Source: Blogging Windows
Microsoft IllumiRoom is a coffee table projector designed for the next …
"The LED is projecting for a frame and then turning it off and Kinect IR is reading those layovers," said Rudder. "Then the Kinect turns off for a frame and then the projector goes on and then Kinect will go back and forth." Rudder described the …
Read more on The Verge
Kinect with the Kids
Get the kids moving while playing video games. The Collins Hill Library is hosting an X-Box Kinect event. With the Kinect, you're child's body is the controller, so they'll get some exercise. And your kids can connect with new friends while playing the …
Read more on Patch.com
Former Xbox & Kinect teams allegedly working on Microsoft smart watch
The project is being worked on by Microsoft employees who were formerly members of the company's Xbox and Kinect teams, according to The Verge. The device is said to be in the prototype phase, with a 1.5-inch touch display attached to removable bands, …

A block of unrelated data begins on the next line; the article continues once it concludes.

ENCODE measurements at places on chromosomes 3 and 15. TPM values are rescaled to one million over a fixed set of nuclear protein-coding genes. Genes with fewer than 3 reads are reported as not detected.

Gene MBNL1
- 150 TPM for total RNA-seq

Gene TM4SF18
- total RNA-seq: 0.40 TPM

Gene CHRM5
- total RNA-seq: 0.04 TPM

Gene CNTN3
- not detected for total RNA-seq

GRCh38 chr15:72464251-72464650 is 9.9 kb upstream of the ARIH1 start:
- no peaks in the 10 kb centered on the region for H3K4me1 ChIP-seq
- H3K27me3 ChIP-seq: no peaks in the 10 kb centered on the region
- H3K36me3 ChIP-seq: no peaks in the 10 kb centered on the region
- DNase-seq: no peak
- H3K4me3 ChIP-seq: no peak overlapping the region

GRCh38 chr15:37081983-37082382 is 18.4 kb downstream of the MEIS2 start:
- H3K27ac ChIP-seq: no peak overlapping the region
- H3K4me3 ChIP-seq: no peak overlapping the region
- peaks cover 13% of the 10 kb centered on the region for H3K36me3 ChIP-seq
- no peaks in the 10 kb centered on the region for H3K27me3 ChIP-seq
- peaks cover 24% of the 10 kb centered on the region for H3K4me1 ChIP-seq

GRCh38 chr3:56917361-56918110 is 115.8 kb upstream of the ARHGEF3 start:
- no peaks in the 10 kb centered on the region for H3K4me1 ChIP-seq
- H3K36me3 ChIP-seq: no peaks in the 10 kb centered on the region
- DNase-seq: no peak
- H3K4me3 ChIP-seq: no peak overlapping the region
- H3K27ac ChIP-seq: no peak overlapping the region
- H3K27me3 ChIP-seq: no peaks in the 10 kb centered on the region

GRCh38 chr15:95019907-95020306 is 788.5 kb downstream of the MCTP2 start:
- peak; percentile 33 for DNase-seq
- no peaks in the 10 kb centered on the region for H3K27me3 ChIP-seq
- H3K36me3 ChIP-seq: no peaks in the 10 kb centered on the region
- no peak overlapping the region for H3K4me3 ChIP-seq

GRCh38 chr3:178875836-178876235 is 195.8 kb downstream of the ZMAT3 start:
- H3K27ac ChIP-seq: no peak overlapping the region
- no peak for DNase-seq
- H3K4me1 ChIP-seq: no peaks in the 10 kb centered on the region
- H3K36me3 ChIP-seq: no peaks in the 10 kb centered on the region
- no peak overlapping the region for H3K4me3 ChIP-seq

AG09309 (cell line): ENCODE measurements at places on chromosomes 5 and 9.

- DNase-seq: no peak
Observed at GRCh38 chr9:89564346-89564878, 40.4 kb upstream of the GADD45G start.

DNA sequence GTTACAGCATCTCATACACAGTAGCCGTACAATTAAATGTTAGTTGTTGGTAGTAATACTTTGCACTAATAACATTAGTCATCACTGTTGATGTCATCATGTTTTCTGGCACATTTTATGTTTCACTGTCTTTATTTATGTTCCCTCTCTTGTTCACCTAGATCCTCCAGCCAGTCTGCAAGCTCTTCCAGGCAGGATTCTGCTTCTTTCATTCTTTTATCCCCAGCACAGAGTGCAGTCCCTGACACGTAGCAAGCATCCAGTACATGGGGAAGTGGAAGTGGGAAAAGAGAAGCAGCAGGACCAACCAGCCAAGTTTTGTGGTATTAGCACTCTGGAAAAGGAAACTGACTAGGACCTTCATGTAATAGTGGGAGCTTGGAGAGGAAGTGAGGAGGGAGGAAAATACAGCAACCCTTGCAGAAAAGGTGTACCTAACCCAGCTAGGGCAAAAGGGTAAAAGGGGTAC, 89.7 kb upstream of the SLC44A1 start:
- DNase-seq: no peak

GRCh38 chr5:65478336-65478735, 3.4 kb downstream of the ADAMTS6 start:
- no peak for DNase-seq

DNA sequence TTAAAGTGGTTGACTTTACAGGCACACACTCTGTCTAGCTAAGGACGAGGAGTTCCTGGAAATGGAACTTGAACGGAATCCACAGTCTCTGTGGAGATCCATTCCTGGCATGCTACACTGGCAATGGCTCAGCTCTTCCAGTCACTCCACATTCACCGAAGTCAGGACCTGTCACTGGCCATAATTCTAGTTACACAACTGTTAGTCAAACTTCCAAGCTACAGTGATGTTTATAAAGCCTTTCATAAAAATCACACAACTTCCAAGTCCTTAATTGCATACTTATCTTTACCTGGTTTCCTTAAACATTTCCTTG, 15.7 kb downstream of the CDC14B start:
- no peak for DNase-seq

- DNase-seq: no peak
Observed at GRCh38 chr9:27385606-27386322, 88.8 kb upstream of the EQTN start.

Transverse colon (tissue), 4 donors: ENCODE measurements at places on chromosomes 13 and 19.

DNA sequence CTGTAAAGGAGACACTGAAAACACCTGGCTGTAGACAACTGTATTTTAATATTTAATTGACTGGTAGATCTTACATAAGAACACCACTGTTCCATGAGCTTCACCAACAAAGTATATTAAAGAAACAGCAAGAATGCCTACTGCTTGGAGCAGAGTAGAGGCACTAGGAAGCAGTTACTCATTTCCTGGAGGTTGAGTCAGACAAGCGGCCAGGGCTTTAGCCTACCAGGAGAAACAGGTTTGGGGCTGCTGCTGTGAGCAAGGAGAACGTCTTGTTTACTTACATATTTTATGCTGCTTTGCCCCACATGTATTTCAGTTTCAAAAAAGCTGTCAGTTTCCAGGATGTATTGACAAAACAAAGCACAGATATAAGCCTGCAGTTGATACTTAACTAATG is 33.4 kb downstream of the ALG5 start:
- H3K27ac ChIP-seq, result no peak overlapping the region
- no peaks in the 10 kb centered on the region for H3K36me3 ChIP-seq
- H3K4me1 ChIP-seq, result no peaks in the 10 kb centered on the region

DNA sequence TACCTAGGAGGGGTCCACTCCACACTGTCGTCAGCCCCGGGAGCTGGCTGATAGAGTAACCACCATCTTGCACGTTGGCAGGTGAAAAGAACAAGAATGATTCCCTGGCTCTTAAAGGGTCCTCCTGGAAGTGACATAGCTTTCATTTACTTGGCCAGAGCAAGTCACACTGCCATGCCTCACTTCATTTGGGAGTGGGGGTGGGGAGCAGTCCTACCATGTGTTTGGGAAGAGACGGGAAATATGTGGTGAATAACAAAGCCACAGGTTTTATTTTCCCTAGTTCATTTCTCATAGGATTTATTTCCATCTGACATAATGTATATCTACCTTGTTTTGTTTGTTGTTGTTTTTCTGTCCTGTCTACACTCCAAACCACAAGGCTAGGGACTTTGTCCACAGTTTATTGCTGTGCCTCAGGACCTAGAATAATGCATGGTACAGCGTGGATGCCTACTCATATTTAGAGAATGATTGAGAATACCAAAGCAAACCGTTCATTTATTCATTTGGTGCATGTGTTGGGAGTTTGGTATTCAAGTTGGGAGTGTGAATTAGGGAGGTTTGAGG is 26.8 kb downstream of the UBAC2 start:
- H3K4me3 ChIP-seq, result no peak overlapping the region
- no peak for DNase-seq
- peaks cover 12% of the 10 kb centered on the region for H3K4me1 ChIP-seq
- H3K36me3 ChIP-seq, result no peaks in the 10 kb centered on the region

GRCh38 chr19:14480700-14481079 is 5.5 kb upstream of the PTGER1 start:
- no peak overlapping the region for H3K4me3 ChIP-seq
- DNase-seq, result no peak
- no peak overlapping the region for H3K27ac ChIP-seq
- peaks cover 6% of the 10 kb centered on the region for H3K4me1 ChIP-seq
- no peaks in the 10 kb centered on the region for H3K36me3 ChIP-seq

Read more on Apple Insider
Microsoft announced on Thursday that it has now completed its Hotmail to Outlook.com upgrade. Over 400 million active accounts are now using the service, with Microsoft having migrated 150 petabytes of email data in just over six weeks. Alongside the milestone, Outlook.com is getting two new features: SMTP send and improved SkyDrive integration.
Improved SkyDrive integration and SMTP send
SMTP send allows Outlook.com accounts to send email directly through another email account’s SMTP server. In the past Outlook.com has supported this by using a “send on behalf” feature, but now email will send directly to recipients. “We knew this was a pain point for some people,” explains Microsoft’s Dick Craddock. “So now we’ve made it so that…
Microsoft has released an app in the Google Play store designed to get people to stop using said store and the Android phones that connect to it. Simply called “Switch to Windows Phone,” it scans your Android phone for all of your installed apps and then saves the results with your Microsoft ID. Then, using a companion app on Windows Phone itself, you can sign in and see all of the equivalent apps in Microsoft’s own store, tapping through to install them each one-by-one. It doesn’t show current Android users what those matched apps are, but it could be helpful to recent switchers.